I pulled up Facebook today (which is where I get my news) and found out that Gene Wilder died at 83 years old. This bummed me out. It didn't bum me out because it was a surprise; 83 is a healthy life. This death of this icon made me feel my own mortality. Between Blazing Saddles, Young Frankenstein, Willy Wonka and the Chocolate Factory, Haunted Honeymoon, & See No Evil, Hear No Evil my life was inundated with Gene Wilder. I firmly believe he had the best timing of any silver screen comedian ever, & he wore his heart on his sleeve at all times. That latter is a rare quality that not many people can pull off in any line of work, let alone showbusiness.
Our mutual loss (and it IS a loss to humanity, folks) sent me off on a kick of watching clips of all those great Gene Wilder moments, which inevitably led me to far too many clips of the single funniest and MOST IMPORTANT movie ever made: Mel Brooks' 1974 classic, "Blazing Saddles".
What's that you say? Funniest and most important? Yep, you heard me. First off, if you don't think it's the funniest movie ever made then go back to the start and check yourself before you wreck yourself. You're wrong. Period. Your argument is invalid. But we're not here to debate how funny it is. What some folks don't seem to realize is how important it is.
There are those of you out there that sneer at the concept that a comedy can be a truly important movie in a social sense. Or (God forbid) there are those of you that sneer at the fact that movies are important at all. I feel so sorry for those folks. How empty your lives must be.
Blazing Saddles came out at a time when the Civil Rights Movement was still painfully fresh in the minds of Americans everywhere. Compared to 1974, the times we live in today are virtually racism free and happy-go-lucky....and I think most folks would agree that there are still issues today. There will always be issues, but that is a topic for another day.
Anyways, in 1974 tensions were still super high and along comes this comedy about a railroad worker, Bart (played with scathing sarcasm by the criminally underrated Cleavon Little), who is appointed the first black sheriff in the West by the hopelessly inept Governor William J. LePetomane (Brooks in his prime) and his evil crony, Hedley Lamarr (I don't know if even his time on The Carol Burnett Show can match this performance by Harvey Korman). Along the way, Bart befriends the town drunk, Jim aka "The Waco Kid" (Gene Wilder just straight killin' it...subtle and perfectly nuanced).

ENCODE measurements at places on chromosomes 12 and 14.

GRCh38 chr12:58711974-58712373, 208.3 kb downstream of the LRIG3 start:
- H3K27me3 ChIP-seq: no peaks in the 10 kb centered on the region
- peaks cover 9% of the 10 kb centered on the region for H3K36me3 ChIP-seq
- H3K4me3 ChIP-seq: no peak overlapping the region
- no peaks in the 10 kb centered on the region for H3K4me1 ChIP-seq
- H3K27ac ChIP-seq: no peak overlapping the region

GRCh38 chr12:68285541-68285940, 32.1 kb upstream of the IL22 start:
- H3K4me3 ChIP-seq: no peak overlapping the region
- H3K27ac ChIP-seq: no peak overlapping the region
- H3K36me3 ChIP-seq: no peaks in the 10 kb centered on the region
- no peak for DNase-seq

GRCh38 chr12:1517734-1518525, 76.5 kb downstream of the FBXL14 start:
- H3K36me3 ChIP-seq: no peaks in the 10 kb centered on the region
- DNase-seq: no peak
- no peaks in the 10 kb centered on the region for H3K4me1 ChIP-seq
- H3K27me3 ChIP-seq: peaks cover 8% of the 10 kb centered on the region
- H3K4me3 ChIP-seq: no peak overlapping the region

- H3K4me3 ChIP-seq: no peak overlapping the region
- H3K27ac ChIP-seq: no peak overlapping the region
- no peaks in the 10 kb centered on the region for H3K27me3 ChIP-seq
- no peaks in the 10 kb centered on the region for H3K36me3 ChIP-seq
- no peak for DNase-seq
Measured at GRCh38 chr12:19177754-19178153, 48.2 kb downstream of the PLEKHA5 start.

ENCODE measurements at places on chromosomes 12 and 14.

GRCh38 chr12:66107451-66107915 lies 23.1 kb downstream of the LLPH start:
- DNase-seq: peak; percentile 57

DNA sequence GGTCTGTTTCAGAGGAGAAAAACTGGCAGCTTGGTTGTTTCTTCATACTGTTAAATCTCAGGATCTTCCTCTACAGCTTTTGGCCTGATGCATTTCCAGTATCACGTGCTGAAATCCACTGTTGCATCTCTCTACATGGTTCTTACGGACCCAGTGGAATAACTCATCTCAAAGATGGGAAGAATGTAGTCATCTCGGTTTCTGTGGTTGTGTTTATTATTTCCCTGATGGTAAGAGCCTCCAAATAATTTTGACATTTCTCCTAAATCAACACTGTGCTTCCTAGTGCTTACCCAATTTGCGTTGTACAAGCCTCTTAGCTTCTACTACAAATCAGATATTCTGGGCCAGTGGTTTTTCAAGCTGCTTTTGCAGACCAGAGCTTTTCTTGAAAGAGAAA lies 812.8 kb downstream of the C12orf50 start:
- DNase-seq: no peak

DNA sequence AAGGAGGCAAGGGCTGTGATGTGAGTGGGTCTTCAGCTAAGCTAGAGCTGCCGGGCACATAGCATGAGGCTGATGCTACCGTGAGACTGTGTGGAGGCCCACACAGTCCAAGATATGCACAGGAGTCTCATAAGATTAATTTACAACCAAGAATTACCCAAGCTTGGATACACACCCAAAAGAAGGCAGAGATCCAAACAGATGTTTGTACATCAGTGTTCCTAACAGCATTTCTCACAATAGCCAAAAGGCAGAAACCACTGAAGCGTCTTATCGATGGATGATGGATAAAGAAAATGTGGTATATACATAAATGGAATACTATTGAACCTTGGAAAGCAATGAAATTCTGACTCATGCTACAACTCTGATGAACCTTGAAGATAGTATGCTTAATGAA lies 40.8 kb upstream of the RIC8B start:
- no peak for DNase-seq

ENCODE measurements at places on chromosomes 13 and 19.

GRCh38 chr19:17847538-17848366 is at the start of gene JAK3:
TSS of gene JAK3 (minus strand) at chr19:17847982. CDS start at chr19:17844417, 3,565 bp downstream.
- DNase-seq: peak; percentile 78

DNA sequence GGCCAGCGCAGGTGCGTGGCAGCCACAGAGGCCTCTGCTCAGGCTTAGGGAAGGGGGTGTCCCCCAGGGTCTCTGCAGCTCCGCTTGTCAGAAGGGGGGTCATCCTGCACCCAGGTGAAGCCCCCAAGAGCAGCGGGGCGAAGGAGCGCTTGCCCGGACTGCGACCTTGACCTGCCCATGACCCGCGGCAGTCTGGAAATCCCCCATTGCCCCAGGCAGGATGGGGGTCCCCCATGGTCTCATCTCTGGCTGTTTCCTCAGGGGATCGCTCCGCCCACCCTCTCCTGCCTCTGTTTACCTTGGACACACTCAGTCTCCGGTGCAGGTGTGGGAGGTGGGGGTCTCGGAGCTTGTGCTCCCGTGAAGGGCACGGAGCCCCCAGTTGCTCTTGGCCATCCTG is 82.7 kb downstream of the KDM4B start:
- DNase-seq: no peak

I would imagine that the premise alone produced some seriously slimy ass-crack sweat under the suits of more than a few Warner Brothers execs. Everyone knows the story of how the execs didn't laugh a bit at the first screening and how the subsequent studio screening for the actors and crew of Blazing Saddles (and various other films on the Warner lot) was a riotous success. It's telling in its simplicity: those in charge were too piss-scared to understand that often times the easiest way to tackle an overwhelming issue is to make fun of it. And if you are going to make fun of it then you follow the old rule of comedy: go balls to the fucking wall and don't hold back.
Mel Brooks skewers absolutely every race/condition/life choice there is. There are jokes about whites, blacks, Jews, Irish, Indian, Mexican, German, rich, poor, gay, whores....the list goes on and on. There are jokes about interracial sex ("Oh, it's twue, IT'S TWUE!!") delivered by an oversexed harlot with a speech impediment. There's a stereotypical hunchbacked executioner. It's the movie where literally every single line is quotable. That's not an exaggerated statement. You could put every line in that movie on a t-shirt, and it'd sell like hotcakes.
Make no mistake about it, though: it's the white folks who are on display as the most idiotic of the bunch. Sure, the word nigger is thrown around frequently....but NOT carelessly. Every crass racial joke in that movie is in there by design. It's the absurdity of it all that tells the best story and sends the moral of the story flying into your face. The moral of the story is "look how stupid this shit is". It's so simple and well done that it's often mistaken and misunderstood as a tentpole of racist white comedy. Let's be clear on something about this American treasure: Blazing Saddles is written (primarily) by Mel Brooks (a Jew), Norman Steinberg (also a Jew) and RICHARD FUCKING PRYOR!!!! Yes, you read that right. Richard Pryor aka The Funniest Black Man to Ever Walk the Face of the Earth".
Everything in the movie has a balance and an answer. The evil and amoral white bigots (Gov. LePetomane, Lamarr, Taggart, etc) are balanced out by the honest and good-natured Waco Kid and the reluctant, but ultimately helpful, townsfolk ("Alright. We'll take the niggers and the chinks, but we don't want the IRISH!!"). The bad guys get their just desserts. The evil, conniving whore sees the error of her ways thanks to Bart's big schnitzengruben! It's comedic perfection.
However, it was also the first major time anyone had the sheer balls to stand up and say a lot of those things. It had to take some serious courage to be the first one to tackle America's ugliest issue in such an unapologetically brash way. Groundbreaking doesn't even begin to describe this movie.
So, when you're enjoying some quality racial humor (think Chappelle's Show, SNL, Def Comedy Jam, Bad Boys, etc) just remember who broke that mold and made it possible.
And, for God's sake, if you are reading this and you haven't seen Blazing Saddles then you better go out and rectify that particular crime. If you haven't seen it then you'll thank me. Show it to your kids (like my parents did and I've done as well).